Lawton_Although the most common items that thieves steal may be TVs, stereos, and other electronic devices, a growing trend has them stealing what is inside your favorite appliances. Copper and aluminum from electronics, such as air conditioners, are hot items these days, and can be worth more than just a pretty penny. Although $3 per pound may not seem like a lot, if a thief makes off with a few hundred pounds, that person could make a tidy profit.
On Monday, the Oklahoma State Senate approved, and sent to the Governor, a bill that would provide harsher penalties for scrap metal theft, and require salvage yards to keep detailed records of sources. Two salvage yards that 7News visited already have been taking some of the cautionary measures necessary to make sure they can avoid buying stolen metal. They support the new bill, which will make scrap metal theft a felony, instead of only a misdemeanor.
The salvage yard managers do everything they can to make sure they aren't purchasing stolen material. "If it's any copper, or copper alloy, or aluminum, or aluminum alloy material, we've gotta get a driver's license number, and a tag number," says Larry Sanner at Sanner Pipe and Salvage. They also must keep a record of how much metal has been bought.
Lawton Recycling began keeping records in a computer database that they starting using last August. "We have recorded, day one, 10 pounds of copper and over, names, descriptions of vehicles, IDs," said Lawton Recycling Office Manager Heather Mathews. "It's actually helped in many investigations."
Although not everyone selling scrap copper obtained it illegally, more than 20 pounds and rolls of new copper brought in may seem suspicious. "120 pounds at a time, 300 pounds at a time, that's not normal," said Mathews. "There's something going on there." There is no benefit for salvage yards to purchase stolen metal, because when it's lost, the police get busy tracking it down.
A Duncan electric repair shop owner, who declined to be identified, says thieves broke into his business multiple times, and stole hundreds of pounds of copper and aluminum. "They actually spent the weekend down at the building," he said. "They tore apart some transformers, and tore out some coils out of some condensing units." He said he caught the thieves, which he says is difficult when dealing with copper because it isn't traceable. "It just so happened we had pictures of the coils that these culprits had in the back of the pick up, and knew exactly where they came from."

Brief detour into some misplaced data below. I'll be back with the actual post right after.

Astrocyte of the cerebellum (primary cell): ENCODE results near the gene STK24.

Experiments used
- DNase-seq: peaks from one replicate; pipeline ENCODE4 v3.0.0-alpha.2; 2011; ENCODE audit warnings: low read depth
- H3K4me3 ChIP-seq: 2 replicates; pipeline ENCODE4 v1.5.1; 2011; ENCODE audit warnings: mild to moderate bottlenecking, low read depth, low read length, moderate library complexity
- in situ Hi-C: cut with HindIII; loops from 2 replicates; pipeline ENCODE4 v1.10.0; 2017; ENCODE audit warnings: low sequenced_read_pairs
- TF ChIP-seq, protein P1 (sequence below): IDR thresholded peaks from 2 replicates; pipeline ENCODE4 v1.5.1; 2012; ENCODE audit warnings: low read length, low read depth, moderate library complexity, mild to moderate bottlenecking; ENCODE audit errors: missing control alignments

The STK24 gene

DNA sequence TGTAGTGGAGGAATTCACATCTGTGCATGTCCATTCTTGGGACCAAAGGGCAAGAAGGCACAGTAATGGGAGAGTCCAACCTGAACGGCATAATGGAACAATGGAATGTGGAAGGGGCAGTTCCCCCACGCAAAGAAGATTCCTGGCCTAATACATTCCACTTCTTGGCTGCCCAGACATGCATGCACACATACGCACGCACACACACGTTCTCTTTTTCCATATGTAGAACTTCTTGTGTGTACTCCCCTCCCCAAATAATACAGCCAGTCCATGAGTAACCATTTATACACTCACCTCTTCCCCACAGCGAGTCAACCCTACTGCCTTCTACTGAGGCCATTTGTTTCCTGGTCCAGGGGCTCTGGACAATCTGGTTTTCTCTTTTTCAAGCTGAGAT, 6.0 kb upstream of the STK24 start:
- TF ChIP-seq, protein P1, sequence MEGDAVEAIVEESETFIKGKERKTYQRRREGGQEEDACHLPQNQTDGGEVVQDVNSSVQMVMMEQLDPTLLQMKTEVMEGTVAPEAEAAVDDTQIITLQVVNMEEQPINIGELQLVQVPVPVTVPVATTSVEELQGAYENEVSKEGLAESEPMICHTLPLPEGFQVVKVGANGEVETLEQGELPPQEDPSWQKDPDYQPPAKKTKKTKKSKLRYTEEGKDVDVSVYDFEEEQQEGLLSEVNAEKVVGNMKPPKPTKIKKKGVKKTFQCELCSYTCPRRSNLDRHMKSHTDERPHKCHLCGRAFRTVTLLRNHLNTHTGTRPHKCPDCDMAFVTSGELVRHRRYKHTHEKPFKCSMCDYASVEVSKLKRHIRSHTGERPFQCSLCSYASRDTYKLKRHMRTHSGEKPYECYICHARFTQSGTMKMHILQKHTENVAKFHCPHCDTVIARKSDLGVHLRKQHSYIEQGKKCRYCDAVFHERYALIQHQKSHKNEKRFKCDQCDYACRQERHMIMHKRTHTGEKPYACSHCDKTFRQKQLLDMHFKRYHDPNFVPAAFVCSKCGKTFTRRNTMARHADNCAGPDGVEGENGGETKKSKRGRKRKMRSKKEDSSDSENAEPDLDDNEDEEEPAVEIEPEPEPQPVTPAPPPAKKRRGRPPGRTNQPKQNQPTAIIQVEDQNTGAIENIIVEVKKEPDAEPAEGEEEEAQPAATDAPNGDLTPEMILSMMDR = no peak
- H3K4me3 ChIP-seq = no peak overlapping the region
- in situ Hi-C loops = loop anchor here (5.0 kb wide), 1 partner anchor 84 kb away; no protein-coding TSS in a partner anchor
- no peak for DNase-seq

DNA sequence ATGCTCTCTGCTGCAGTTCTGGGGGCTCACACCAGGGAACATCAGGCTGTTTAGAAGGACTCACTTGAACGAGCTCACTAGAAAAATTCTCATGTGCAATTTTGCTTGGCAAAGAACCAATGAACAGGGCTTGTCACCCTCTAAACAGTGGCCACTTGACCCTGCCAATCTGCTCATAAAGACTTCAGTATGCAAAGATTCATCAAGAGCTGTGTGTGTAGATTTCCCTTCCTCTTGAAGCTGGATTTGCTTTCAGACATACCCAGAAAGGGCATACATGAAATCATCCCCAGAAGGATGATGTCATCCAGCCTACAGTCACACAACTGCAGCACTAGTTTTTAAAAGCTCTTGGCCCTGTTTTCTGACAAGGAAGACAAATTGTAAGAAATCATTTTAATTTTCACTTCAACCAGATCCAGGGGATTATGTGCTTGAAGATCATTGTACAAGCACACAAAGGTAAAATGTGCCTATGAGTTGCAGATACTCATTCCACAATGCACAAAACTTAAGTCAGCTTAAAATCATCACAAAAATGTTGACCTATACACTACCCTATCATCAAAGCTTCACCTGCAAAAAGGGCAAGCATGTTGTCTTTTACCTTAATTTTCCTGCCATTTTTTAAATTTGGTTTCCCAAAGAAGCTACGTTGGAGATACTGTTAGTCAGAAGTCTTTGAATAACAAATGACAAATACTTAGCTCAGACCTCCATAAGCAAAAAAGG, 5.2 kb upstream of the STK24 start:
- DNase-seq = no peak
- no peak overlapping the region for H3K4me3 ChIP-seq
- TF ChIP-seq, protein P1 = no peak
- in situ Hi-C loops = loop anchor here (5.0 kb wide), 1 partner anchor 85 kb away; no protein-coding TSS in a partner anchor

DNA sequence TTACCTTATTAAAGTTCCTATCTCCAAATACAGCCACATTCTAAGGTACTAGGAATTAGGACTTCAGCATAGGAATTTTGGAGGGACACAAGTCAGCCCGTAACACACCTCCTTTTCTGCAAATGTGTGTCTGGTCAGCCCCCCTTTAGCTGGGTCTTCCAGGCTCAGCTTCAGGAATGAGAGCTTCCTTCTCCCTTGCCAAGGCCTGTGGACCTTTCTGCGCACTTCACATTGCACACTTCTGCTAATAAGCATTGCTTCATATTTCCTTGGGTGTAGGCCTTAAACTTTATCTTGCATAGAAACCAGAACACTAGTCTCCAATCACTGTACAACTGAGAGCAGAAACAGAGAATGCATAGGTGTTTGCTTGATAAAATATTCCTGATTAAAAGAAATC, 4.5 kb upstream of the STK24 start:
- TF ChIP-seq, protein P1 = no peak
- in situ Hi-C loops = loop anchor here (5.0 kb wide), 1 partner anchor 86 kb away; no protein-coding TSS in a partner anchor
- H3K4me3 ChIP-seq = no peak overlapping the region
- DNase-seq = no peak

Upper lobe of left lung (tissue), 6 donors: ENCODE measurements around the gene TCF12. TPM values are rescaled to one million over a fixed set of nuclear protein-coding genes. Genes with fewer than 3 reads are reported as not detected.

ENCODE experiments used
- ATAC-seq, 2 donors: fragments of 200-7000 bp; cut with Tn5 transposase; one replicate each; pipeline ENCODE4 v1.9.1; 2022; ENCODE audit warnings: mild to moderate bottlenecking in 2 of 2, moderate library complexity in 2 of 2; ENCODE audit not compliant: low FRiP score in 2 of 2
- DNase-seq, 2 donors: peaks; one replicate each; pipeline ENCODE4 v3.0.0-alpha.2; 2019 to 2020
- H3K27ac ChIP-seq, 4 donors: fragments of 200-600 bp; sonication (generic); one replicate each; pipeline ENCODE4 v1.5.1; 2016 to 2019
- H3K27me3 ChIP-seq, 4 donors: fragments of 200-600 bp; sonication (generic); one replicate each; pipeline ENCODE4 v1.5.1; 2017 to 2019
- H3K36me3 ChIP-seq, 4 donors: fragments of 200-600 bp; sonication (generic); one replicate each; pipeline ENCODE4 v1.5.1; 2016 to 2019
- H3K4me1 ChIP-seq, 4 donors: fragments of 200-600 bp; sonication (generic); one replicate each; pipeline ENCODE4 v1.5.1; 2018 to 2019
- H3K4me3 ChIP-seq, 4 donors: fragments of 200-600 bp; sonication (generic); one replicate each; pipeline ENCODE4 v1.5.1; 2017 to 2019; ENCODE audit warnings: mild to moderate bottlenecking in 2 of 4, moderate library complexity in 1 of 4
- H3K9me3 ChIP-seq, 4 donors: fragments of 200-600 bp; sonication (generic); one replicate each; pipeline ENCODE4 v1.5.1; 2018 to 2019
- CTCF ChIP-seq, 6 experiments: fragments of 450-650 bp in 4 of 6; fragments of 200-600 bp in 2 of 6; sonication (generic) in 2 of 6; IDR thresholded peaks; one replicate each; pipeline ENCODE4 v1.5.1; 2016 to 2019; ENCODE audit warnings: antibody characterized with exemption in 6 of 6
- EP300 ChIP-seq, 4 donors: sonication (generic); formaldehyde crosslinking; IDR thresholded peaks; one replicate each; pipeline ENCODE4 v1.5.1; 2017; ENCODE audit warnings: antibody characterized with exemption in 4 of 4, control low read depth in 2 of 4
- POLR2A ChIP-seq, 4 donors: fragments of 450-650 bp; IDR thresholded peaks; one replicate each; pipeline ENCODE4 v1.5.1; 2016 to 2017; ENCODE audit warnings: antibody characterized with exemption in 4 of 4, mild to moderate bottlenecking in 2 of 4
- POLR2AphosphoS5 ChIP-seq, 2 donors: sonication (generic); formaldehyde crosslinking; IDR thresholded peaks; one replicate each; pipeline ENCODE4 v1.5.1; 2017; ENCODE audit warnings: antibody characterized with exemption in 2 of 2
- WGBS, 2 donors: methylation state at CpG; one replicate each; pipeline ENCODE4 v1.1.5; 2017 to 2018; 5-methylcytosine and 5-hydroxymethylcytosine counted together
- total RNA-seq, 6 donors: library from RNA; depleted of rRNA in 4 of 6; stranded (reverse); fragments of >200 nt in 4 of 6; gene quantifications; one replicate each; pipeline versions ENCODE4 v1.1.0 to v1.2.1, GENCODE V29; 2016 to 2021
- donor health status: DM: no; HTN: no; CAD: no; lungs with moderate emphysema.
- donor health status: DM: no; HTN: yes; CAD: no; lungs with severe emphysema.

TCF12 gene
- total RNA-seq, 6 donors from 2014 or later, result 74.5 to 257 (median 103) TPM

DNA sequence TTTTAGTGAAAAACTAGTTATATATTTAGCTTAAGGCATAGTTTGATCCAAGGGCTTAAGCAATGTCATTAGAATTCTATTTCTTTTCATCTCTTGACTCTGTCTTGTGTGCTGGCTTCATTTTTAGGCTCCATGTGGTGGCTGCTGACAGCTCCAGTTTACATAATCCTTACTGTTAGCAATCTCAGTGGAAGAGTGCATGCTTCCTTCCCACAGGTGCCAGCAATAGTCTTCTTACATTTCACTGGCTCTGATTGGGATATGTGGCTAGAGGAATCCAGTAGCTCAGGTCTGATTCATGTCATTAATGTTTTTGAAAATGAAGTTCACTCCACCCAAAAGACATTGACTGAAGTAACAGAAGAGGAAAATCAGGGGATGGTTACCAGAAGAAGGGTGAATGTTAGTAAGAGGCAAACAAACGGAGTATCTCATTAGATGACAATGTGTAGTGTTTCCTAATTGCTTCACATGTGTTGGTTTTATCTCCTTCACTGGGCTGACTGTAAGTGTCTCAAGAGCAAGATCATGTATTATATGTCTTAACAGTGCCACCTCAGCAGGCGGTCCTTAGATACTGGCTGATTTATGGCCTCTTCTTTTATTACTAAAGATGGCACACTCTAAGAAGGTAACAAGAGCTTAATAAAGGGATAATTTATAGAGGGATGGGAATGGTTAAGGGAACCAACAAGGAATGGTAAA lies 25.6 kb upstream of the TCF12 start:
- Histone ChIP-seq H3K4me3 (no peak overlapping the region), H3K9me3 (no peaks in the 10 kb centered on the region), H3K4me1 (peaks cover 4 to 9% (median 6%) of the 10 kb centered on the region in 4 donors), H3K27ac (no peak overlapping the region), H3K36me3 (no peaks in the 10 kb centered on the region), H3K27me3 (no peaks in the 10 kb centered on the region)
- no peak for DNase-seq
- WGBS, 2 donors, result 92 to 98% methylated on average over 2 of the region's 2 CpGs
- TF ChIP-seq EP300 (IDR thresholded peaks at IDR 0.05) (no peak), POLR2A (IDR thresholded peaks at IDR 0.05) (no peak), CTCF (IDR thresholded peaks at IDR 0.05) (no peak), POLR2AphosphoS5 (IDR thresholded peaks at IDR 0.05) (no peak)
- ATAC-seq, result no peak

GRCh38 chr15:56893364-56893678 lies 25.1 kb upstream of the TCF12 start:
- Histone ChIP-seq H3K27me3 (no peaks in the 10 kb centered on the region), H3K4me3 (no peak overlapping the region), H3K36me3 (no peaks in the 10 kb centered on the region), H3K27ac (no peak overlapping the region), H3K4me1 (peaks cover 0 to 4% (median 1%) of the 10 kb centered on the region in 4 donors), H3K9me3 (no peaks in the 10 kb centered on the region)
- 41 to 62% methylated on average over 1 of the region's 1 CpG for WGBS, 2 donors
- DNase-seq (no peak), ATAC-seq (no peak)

Once the police trace where the metal was sold, the salvage yards must turn it over to authorities, so there is certainly no benefit to the salvage yard for purchasing stolen goods. "They confiscate the material we've bought that's stolen, and when they arrest whoever stole the material, we get nothing," said Sanner. We lose the material that we bought and normally don't get any money back."
Metal stolen out of appliances - particularly air conditioners - can cause environmental damage as well. The repair shop owner who was robbed said he called the Environmental Protection Agency to find out if the robbers could be prosecuted for releasing freon from the A/C units since it is illegal. He said they told him that he would be the person held responsible, and face a fine of up to $2,500.
The bill awaits a signature from Governor Brad Henry.
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